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Greenhouse hygiene practices and bio-security (irrigation)
On Thursday I will be part of a panel discussion around greenhouse hygiene in the light of the recent Pepino Mosaic Virus outbreak in the greenhouse tomato industry. (See news/post/greenhouse-hygiene-practices-/ ) I will concentrate my brief time running through some key points for irrigation systems. For growers not attending I will be highlighting the difference between disinfection during a crop cycle and then cleaning the irrigation system between crop rotation.
Protocols for disinfection and cleaning between crop rotation is treated differently by nearly every grower – there is no blueprint, but there are some good ideas to share and then it is up to the grower to decide the best direction for their operation.
If you are interested in coming along to listen to this panel discussion, it will be held in Breakout Room 2 at 10.30am on Thursday the 5th of August, Mystery Creek, Hamiltion (please register first https://conferences.co.nz/hortnz2021/register/) .
The above photo is an illustration of a crop halfway through its rotation – during the time of growing algae build up on the drippers, top of the substrates and in the puddles in the ground is almost unavoidable – this is one reason why it is important during a crop phase to consider using a product that can disinfect your irrigation water – although please be careful as disinfection products used on old irrigation systems may break up iron build ups or other bacteria that has lined the internal pipes which could in turn block up your irrigation system. It is very important if you choose disinfection during a crop phase you are confident your irrigation system is clean from the start – hence why the clean up of the system is critical.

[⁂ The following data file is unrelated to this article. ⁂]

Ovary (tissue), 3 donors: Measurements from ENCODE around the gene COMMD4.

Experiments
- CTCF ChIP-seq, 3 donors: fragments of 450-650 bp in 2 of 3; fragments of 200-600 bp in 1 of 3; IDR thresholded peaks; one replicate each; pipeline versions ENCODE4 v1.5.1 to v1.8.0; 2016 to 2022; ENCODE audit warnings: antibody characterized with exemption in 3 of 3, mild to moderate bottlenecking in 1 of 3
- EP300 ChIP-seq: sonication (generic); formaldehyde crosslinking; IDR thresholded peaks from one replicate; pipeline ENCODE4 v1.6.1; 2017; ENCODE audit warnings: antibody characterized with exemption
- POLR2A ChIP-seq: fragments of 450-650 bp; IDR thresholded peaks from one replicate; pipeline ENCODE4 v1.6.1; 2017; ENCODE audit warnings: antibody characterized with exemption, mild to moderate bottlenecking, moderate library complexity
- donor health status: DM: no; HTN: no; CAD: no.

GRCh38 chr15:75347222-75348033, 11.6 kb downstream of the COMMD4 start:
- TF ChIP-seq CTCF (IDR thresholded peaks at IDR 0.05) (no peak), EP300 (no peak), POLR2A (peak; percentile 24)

Above – Utopia: A clean start before the new crop is planted is the ultimate goal. This includes the internal lines of the irrigation system especially if you have had PepMV or Bacterial Canker. You should consider removing all of your dripper lines and dipping into a large tank/container big enough to totally submerge each row into an appropriate product to 100% kill any virus and bacteria. You should consider using a product to clean the inside of the irrigation lines – you then can use products you would not use during the growing phase – extreme caution is required to make sure you consider the products you use and to take advice from your supplier about the recommended application. Well maintained and clean irrigation systems should provide many years of accurate delivery.
A reminder why hygiene is so important:
This weekend while shopping at my local supermarket I took the below photos. The fruit on display I suspect was infected with the PemMV virus. As it is uncertain if growing into increased light levels will reduce or increase the visual effects of the fruit, it is yet another reason to take every precaution to prevent the virus from entering your property. If you do unfortunately get the virus then cleaning your greenhouse is very important.